AT A GLANCE
Name: Blue Cross and Blue Shield of Florida
Outlets: 2 cafes, 1 coffee shop, 1 gift shop/c-store (Jacksonville HQ campus); 1 café, 1 gift shop (downtown Jacksonville); 1 café (Miami)
Dining Contractors: Sodexo (all Jacksonville operations); Eurest (Miami operation)
2010 Revenues (Jacksonville area operations): $3 million (cafes), $700,000 (catering), $500,000 (vending)
Onsite Employees: 5,300 (HQ campus only)
Daily Transactions (HQ cafes): 2,800
Avg. Daily Participation (HQ cafes): 32% (lunch), 19% (breakfast)
In an era when companies are cutting back or eliminating their onsite dining operations, Blue Cross and Blue Shield of Florida has bucked the trend. The large Jacksonville, FL, based insurance company has not only kept its headquarters cafeteria open through the recent economic slump, but over the last few years added a second one on the campus, along with a coffee shop that is designed specifically to meet the needs of time-strapped hourly workers.
At those dining venues, employees are encouraged to embrace BCBSF's wellness and healthy living philosophy with discounts on healthy items. The company also makes healthier options the default choice where no preference is indicated. Plus, employees can earn extra cash for medical expenses simply by taking steps to stay in shape (see sidebar).
BCBSF has maintained a cafeteria at its headquarters ever since the campus opened in 1997 with two buildings. That cafeteria was complemented by a second full-sized eatery in October 2008, built to accommodate an influx of some 1,500 new onsite staff as well as to leverage the investment the company was making in new kitchen facilities to support the catering operations for its new onsite conference center.
“The employees we were bringing on campus were used to eating either from vending machines or going outside for lunch,” says Damian Monticello, corporate foodservice liaison for BCBSF. “We wanted to provide a convenient and healthy in-house option that everyone could easily access because the company still looks at onsite dining as an employee benefit. Having only one cafeteria at that point would have locked out most of our nonexempt employees because it would have been difficult for them to get lunch in their lunch break time windows.”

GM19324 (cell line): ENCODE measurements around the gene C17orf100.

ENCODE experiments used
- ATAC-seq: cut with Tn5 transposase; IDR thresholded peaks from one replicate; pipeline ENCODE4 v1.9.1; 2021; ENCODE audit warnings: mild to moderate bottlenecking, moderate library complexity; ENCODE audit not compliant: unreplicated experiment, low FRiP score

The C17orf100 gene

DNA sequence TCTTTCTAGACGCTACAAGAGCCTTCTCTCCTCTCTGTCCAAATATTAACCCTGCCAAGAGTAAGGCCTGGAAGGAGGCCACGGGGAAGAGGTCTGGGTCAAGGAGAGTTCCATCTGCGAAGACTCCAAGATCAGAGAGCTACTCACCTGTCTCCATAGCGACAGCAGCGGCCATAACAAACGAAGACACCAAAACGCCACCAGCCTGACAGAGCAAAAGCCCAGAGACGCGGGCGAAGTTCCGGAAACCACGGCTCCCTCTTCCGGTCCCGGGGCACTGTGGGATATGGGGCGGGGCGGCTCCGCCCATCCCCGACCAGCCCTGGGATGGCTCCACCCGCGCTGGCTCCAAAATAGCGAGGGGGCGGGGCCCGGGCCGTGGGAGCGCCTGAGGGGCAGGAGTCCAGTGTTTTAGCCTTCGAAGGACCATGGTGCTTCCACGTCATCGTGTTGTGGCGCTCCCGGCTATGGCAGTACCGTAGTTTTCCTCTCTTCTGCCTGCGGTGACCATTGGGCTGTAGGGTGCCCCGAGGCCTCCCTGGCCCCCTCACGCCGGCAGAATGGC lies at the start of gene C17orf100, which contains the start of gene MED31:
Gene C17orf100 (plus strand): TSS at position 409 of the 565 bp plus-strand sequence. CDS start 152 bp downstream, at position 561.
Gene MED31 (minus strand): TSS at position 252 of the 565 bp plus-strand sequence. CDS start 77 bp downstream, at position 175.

Hourly employees are also served by a third onsite foodservice option, a small café called Perks that is located on the ground level of the building where many of the customer service staff work. These staffers are especially constrained because their time away from their stations is restricted to ensure that enough are available at all times to field calls. Long lines at the main cafeteria were forcing many to forego the onsite option, so the company decided to provide a more convenient outlet, which opened in January 2007.
Perks offers coffee and other hot beverages, as well as cold bottled beverages, sweets and grab-and-go items all day — muffins, bagels and other breakfast-type items in the morning and salads and sandwiches later in the day.
Continuing the Amenity
The headquarters complex has some 5,300 employees scattered across seven buildings (another 1,500 or so work in the downtown Jacksonville building, which also boasts a full-scale cafeteria). The company also manages some 200 vending machines scattered across the headquarters campus and various Jacksonville satellite sites. These generate about a half million dollars in annual revenues.
The cafeterias bring in around $3 million and catering adds about $750,000 more. Sodexo, which took over management in 2008 at the same time that the second cafeteria opened, manages all foodservice operations for BCBSF around Jacksonville. (There's also a full-service cafeteria in Miami that is managed by Eurest.)
The headquarters cafeterias — the original one is called Café 100 and the new one Café 900 after the buildings in which they are located — operate continuously from 7 am until 1:30 in the afternoon, though a grab-and-go/coffee section remains open into the late afternoon hours. Perks is open from 7 in the morning to 5 pm. There is also a small gift shop/c-store that sells bottled beverages, packaged snacks and shelf-stable food items like cereal bowls.